Ideology and Reality in the Industrial Policy
Sottotitolo:The “entrepreneurial role” of the State in Mariana Mazzucato’s new book, and the regrettable case of Italy.
A new mythology has dominated the political culture of Western democracies over the last thirty years. In short, the inefficiency of the State in promoting economic development and the greater market efficiency.
Italy came late, but in the early 90s began a run that made the process of disengagement of the state and mass privatization much faster and deeper than that implemented by Margaret Thatcher. The mastermind was Mario Draghi, then Director General of the Treasury. The process went on during all the 90s sponsored by several governments, including the centre-left ones headed by Romano Prodi and Massimo D' Alema. Now, the process of de-industrialization is headed to the end with the dismantling of what remains of the largest manufacturing and services industry.
Over the years, Industrial policy has re-emerged silently from the shadows. The Western States practice it more and more, even though often proclaiming the contrary. Barack Obama did not have doubts about the rescue of General Motors and Chrysler with a government commitment of $ 25 billion, aimed to save the industry along with employment. To give some examples, it is worth remembering that Germany saved Volkswagen in the mid-90s, today at the top of the world auto-industry. As well as that, at the beginning of the current decade Nicolas Sarkozy, then finance minister of France, despite the accusation of protectionism and attempts to stop the intervention of the state by the European Commission, decided to rescue Alstom, a company famous, beyond the energy sector, for the construction of high-speed trains worldwide, from Europe to China.
Mazzucato highlights as the American research institutes, together with university scientific departments have enjoyed immense resources to develop basic and applied researches on the basis of plans drawn up by public institutions. Contrary to current opinion, which claims the role of the State as only apt to stimulate private initiative and to regulate markets, the state took an actual "entrepreneurial” role in the fields where innovation was more subject to uncertainty and risk.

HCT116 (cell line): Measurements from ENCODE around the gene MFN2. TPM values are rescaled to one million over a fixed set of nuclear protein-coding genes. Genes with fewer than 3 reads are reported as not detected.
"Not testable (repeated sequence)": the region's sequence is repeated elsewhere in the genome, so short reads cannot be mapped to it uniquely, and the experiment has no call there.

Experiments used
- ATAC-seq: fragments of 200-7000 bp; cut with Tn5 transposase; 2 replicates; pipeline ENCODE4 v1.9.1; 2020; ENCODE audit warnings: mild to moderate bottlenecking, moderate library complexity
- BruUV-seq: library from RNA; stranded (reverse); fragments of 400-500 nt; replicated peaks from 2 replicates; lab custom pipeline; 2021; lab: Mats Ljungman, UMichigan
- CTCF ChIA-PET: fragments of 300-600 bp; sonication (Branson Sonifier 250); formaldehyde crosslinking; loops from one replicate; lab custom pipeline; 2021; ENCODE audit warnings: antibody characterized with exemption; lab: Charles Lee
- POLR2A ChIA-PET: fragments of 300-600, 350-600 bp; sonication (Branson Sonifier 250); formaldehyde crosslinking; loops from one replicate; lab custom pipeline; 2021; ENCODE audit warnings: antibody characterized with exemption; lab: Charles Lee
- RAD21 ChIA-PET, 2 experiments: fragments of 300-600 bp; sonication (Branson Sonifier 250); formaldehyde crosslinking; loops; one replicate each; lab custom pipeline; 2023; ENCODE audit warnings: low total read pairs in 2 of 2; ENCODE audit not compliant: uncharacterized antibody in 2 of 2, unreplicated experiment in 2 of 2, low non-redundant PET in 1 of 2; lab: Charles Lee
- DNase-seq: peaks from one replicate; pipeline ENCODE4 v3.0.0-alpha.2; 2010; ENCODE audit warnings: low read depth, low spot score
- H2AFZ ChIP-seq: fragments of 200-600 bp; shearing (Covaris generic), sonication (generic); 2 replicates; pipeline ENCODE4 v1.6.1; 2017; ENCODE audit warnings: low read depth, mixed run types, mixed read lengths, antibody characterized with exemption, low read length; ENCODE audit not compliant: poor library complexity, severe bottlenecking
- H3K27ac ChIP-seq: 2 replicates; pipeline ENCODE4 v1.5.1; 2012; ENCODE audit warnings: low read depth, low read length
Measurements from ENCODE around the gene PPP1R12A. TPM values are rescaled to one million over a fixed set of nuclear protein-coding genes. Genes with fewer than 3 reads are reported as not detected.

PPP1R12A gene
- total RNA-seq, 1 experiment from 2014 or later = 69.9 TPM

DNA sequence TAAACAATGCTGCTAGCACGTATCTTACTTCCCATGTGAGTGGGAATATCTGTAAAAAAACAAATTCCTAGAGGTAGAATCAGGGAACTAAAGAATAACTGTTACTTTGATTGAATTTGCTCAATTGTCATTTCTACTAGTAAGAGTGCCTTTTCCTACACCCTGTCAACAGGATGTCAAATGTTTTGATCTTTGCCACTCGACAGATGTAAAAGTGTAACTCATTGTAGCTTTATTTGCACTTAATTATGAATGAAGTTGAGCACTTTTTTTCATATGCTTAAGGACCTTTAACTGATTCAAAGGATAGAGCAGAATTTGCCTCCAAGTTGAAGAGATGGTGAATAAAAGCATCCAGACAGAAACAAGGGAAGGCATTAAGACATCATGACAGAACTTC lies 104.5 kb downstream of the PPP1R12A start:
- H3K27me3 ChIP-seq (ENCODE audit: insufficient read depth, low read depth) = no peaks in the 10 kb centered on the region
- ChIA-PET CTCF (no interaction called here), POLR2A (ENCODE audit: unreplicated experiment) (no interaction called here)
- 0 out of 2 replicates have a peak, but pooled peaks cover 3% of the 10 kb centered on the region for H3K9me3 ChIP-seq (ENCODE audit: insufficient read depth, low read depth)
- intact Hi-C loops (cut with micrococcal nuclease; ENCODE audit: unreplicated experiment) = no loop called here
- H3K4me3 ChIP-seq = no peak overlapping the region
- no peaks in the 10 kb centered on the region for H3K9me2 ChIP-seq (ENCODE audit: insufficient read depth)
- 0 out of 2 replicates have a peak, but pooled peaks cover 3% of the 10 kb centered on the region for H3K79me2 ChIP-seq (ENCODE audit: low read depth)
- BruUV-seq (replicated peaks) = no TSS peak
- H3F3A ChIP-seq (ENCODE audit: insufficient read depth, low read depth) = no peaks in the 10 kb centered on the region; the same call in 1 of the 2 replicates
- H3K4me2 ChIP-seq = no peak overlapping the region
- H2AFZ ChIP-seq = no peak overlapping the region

Steve Jobs has indeed achieved a huge success for Apple products, applying his talents to product innovation. But this successful outcome - writes Mazzucato - would not have been obtained without the possibility of developing and interning the technological innovations due to the “prior collective and cumulative efforts driven by the State”. Similarly, the algorithm devised by Google was enabled by federal sponsored research programme.
Likewise, the progress in the field of biotechnology is the result of research networks of the National Institutes of Health, which drives US medical research. It is a matter of fact that without the development and implementation of challenging public programs, the new frontiers of biotechnology could hardly have seen the light.
The examples can be extended from nanotechnology as well as to renewable energy, where, beyond the hardware, it is critical the role of government in order to develop new markets, alternative to traditional energy sources - a field where not accidentally, Germany and China excel, on the basis of their substantive commitment to industrial policy.
The conclusion of Mazzucato’s analysis is that the State does not just encourage private initiative and regulate markets, once they exist, neither it limits its task to fund basic research. This is a "hypocritical” view, writes the author. The reality is that of a true industrial policy that unlike in the past, it is today an “hidden” industrial policy, not to come into conflict with the rhetoric of the withdraw of the State, in compliance with the dogma of efficiency and self-regulation of markets.
The ideology of the end of the economic role of the State is part of the neo-liberal rhetoric. But behind the rhetoric of the retreat of the State and of the market efficiency, governments have been obliged to maintain their programmatic and financial commitment in order to ensure the development of scientific research and new technologies in the field of “traditional” industry as well as of the new services. But – and unfortunately, as we have seen this is the case of Italy, - the rhetoric of the retreat has become the reference model of public action. The neo-conservative rhetoric has taken the place of strategy.
• Mariana Mazzucato, The Entrepreneural State – Debunking Public vs. Private Sector Myths, Demos, 2013.
Editor of Insight and President of CISS - Center for International Social Studies (Roma). He was National Secretary of CGIL; Member of ILO Governing Body, Member of the OECD's Trade Union Advisory Council and Advisor of Labor Minister for European Affairs.(firstname.lastname@example.org)- http://antoniolettieriinsight.blogspot.it/